The OpenAPI Specification is only as strong as the service and tooling that are built upon it. The success of Swagger 2.0 was largely defined by the open source tooling that was available to publish docs and mocks, and service other stops along the API lifecycle. The same is proving true when it comes to the utility and value of OAS 3.0, and Postman believes that this value is defined not only by commercial services developed using the OAS, but also by the open source tooling that uses OAS as an API specification format. That’s why Postman maintains an open source converter for turning OAS into Postman Collections, as well as other open source tools.
We recognize that a diverse assortment of open source tools is necessary to provide many of the capabilities the community needs, and that it’s essential for us to empower Postman partners. We can do this by helping to ensure we all use a common vocabulary to define our APIs, and that everyone has access to open source tooling that services stops along the API lifecycle that Postman doesn’t serve. Our joining of the OAI is not just about the specification; it’s also about supporting the variety of open source tool developers who have emerged as part of the community.
Helping define what the future of OAS looks like together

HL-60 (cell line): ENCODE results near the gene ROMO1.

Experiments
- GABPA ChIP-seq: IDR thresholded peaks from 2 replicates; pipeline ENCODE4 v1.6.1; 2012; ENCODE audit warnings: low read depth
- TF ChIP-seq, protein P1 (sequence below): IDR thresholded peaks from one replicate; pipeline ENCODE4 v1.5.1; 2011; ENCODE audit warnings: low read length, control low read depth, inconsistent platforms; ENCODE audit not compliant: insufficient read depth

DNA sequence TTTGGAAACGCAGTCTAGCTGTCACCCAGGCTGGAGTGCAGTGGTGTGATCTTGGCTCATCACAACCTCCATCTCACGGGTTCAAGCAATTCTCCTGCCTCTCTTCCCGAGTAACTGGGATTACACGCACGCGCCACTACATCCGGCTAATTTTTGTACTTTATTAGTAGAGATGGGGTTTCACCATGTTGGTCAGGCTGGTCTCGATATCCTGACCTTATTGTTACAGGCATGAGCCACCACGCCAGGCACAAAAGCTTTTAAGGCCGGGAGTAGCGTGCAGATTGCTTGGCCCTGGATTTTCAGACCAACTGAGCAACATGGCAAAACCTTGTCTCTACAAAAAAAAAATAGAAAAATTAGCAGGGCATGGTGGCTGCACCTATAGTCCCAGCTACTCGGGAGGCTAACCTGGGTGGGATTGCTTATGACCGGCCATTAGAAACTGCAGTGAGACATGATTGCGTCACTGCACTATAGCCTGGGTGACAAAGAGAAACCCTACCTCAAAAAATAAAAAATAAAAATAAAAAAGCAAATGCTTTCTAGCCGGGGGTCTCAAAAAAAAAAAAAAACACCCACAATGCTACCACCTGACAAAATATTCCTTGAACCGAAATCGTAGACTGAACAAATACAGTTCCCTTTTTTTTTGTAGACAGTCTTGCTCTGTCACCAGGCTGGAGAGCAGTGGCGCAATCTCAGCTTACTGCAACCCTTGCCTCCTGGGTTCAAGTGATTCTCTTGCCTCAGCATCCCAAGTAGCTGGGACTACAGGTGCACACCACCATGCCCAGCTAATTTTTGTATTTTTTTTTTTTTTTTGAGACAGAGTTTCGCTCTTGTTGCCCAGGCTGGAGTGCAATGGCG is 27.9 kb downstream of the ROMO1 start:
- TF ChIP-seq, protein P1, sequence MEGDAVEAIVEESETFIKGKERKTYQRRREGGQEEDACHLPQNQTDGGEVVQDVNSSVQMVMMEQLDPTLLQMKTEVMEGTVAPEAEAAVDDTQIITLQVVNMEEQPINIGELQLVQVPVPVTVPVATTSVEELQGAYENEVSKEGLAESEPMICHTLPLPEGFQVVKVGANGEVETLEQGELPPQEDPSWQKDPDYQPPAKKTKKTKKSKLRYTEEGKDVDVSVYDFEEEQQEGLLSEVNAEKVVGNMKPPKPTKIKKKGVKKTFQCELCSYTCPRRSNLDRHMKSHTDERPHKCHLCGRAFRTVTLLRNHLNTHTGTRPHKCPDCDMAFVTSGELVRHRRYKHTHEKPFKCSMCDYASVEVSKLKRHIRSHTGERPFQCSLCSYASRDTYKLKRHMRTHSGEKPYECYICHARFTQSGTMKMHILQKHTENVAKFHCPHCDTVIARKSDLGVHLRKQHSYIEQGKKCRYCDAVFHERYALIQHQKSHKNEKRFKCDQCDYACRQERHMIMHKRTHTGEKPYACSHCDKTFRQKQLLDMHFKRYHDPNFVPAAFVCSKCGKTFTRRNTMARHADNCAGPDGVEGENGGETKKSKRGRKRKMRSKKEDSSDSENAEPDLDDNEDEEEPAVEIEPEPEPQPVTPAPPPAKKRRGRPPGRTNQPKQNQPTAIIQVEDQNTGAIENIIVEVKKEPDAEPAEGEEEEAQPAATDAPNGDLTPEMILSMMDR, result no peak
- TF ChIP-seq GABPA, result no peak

Postman just attended our first quarterly OAI meeting, learning about the new 3.1 release—and what is being planned for 3.2. We’re already diving in to help spread the word about the upcoming API Specifications Conference (ASC) in September, supporting education efforts around the specification, and learning more about how we can amplify the OpenAPI Specification story and discussions.
We have a lot of ideas to share when it comes to the future of APIs, and we look forward to using our platform to help make more developers aware of the benefits of using the much-anticipated OAS 3.2. But first, we want to make sure we spend time listening and understanding more about the hard work that has already been occurring within the OAI organization. Then we will also work to nurture future discussions—making sure the OpenAPI Specification continues to meet the needs of our 11 million customers, as well as the rest of the API community and the increasingly influential API economy.
How have you worked with the OpenAPI Specification? Tell us about your experience in a comment below.